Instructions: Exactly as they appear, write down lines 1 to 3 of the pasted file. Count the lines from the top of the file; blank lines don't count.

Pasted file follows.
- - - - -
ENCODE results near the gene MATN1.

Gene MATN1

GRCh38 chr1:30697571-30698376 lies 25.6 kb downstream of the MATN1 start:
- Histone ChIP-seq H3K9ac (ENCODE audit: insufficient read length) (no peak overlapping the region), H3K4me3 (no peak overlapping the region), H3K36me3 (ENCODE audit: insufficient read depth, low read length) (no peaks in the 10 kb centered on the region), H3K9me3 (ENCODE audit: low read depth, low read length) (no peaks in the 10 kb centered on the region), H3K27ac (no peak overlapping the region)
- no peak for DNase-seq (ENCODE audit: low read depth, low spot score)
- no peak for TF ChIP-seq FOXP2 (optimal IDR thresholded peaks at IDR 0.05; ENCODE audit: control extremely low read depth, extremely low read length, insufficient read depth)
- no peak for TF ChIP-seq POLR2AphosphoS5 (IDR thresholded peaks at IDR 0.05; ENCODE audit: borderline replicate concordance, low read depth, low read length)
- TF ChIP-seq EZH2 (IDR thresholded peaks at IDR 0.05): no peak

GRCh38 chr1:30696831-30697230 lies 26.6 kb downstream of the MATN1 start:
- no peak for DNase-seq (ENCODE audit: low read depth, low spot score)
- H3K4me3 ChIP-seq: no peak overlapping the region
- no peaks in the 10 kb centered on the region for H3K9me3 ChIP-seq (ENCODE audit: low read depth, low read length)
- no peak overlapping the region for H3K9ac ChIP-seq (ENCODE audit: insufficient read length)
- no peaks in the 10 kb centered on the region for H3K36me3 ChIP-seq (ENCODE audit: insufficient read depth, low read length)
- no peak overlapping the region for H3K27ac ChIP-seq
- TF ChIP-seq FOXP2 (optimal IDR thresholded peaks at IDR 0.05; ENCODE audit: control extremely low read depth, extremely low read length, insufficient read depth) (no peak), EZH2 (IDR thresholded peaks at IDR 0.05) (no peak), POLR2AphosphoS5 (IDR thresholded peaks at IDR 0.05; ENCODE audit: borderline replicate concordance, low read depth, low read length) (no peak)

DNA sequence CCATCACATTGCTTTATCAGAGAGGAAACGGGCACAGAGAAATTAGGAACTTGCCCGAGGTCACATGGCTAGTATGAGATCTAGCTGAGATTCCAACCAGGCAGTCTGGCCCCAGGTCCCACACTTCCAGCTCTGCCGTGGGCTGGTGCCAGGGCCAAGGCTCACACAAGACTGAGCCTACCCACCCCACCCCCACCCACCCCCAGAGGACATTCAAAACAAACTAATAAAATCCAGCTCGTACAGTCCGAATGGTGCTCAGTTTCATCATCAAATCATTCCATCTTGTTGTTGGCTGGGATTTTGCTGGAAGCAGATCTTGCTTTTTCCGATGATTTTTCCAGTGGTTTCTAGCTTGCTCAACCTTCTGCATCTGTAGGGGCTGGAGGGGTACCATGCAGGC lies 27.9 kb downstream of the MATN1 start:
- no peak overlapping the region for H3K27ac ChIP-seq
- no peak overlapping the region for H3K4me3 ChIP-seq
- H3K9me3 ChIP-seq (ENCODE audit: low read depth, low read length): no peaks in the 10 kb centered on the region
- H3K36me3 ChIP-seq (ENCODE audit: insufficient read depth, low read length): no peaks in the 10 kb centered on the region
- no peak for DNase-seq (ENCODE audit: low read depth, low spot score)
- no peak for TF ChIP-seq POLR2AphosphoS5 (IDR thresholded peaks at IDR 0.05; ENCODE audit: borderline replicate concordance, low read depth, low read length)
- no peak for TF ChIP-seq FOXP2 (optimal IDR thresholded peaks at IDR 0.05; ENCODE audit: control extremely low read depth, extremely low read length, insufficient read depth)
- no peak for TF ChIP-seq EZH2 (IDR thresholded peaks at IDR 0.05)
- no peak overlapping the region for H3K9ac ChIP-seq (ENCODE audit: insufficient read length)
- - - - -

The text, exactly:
ENCODE results near the gene MATN1.

Gene MATN1

GRCh38 chr1:30697571-30698376 lies 25.6 kb downstream of the MATN1 start: